a prevention-minded agent also take care to address and manage the buyers’ expectations around the market dynamics they will undoubtedly face. If multiple offers are common, the agent should let the buyer know this up front. If most buyers have to make offers on 3, 5 or ten homes before they are successful, learning of a ‘multiple offer’ situation before the buyer views a home reduces the sting of losing a home. Knowing this information as a buyer, will help you better understand what challenges are ahead if you are considering writing an offer.
3. Mindset Management:
Buyers should look to their agent to help them understand the various angles and smart ways they should be thinking about and approaching the multiple tough decisions they will have to make between the time they first meet an agent and the close of escrow.
Agents also hold a unique level of insight into the decision traps and flawed thinking many buyers make. Remembering that emotions can sometimes get in the way of a smart purchase, your agent is there to help!
It is completely normal for a smart buyer to panic at various points of the transaction. In fact, it might even be slightly abnormal or concerning for a buyer not to have any trepidation, nervousness or anxiety as they move through such a major purchase!
4. Freak-out Prevention:
People who are generally calm can sometimes misinterpret fear or anxiety as a sign that they should not proceed with the transaction or that something is gravely wrong with the deal. Buyers need to know up front that these emotions are completely normal and even a good signal that they understand the gravitas of the commitment they are making can deactivate the derailing power of the freak-out.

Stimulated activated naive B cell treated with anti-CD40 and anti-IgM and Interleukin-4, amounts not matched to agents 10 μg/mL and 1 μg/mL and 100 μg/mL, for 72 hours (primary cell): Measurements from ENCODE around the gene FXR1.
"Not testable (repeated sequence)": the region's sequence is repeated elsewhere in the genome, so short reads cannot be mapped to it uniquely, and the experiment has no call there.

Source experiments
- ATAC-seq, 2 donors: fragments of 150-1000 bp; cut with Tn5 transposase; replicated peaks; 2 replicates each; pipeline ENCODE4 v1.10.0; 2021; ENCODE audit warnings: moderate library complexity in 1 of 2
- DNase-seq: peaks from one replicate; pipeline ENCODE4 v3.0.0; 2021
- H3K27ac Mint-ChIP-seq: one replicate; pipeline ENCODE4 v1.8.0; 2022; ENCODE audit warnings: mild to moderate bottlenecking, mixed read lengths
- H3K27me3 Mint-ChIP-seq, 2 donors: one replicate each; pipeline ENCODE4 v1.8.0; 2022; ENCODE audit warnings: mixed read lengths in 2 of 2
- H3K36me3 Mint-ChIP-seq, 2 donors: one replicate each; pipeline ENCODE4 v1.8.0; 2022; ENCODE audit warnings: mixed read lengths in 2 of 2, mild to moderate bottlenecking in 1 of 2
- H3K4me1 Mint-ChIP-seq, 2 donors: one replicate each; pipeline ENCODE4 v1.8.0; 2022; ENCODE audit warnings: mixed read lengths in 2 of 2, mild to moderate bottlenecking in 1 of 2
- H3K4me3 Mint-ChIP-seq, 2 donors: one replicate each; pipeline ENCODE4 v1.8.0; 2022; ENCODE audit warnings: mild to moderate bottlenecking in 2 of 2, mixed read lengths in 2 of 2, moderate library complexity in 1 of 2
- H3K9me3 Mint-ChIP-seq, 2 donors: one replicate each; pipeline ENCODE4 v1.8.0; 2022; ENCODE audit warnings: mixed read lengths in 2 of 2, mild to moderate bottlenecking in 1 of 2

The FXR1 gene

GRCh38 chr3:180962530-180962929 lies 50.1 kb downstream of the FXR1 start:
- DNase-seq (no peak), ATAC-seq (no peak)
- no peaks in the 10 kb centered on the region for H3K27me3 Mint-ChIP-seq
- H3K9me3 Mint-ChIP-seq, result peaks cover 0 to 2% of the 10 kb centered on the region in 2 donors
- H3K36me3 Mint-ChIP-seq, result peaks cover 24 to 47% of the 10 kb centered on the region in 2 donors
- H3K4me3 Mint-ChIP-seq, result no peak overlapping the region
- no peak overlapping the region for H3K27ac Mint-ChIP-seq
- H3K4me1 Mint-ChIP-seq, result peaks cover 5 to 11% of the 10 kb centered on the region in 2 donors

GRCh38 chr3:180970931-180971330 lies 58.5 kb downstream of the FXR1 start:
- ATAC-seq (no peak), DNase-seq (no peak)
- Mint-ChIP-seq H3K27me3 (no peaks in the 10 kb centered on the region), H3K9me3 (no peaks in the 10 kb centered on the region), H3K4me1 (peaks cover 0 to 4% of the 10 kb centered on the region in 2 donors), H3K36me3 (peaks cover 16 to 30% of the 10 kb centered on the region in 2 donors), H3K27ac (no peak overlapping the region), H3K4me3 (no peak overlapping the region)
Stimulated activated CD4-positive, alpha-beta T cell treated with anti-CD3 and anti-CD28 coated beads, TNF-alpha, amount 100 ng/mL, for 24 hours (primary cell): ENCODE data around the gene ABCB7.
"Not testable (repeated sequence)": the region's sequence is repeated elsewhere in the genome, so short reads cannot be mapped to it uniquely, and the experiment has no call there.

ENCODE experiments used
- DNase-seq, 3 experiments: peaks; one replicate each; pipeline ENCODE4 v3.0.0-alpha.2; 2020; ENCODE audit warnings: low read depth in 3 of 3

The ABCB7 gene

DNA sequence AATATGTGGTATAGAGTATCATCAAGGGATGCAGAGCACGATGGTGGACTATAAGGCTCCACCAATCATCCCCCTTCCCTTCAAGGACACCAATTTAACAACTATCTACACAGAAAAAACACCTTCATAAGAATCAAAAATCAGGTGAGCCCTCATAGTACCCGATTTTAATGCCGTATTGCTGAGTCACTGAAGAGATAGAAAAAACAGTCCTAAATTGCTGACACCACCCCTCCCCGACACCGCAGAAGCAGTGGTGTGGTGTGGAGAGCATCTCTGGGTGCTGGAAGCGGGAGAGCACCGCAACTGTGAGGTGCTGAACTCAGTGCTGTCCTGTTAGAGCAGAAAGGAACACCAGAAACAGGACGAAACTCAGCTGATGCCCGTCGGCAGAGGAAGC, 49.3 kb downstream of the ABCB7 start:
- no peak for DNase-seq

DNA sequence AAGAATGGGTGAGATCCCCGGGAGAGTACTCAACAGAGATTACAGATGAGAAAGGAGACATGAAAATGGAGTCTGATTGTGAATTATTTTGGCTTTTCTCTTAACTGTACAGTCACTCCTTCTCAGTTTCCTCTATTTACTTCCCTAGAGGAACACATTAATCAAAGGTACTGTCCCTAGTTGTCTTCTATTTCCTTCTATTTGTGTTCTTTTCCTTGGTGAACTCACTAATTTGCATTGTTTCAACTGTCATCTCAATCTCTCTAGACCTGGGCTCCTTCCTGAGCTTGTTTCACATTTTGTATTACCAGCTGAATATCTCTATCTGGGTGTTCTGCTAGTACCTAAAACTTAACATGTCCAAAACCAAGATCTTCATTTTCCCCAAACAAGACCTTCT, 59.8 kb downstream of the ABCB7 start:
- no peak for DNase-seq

I go so far as to tell buyers the precise points in the transaction when they can expect to feel super-jitters, like the moment before they sign the offer, the night they get into contract, the moment they lock in their loan and the day they remove contingencies, to name a few. Then, I share any checks and balances I have built into the system to help them make sure their rights, wants and needs are covered before they make these increasing levels of investment and commitment. This solves for and eliminates many a freak-out before it ever rears its ugly head.
As a rule, brokers and agents are very comfortable using data with sellers during a listing interview, and even with buyers who have found a house and need to understand the comparable sales in the process of deciding how much to offer. Your buyer’s agent should also take the time to share data on topics that are of most importance. Buyers need to understand the current market conditions, each price range has common trends and an experienced agent can share valuable information about this.
If your agent is simply telling you that the homes are flying off the market, just so you must make an offer quickly, ask to see ‘comparable sales’ and look at how many days a home is on the market. A quick glance will show the averages of D.O.M. (Days on the market before they go Pending.) This same examination of past sales can also show if properties are selling at or above the asking price.
Not all buyers value this advise in the beginning, so remember, in most cases this is the same information the appraisers review in helping determine a fair market value. Furthermore, avoid being a buyer who simply writes offers with no results. Write offers to secure a home.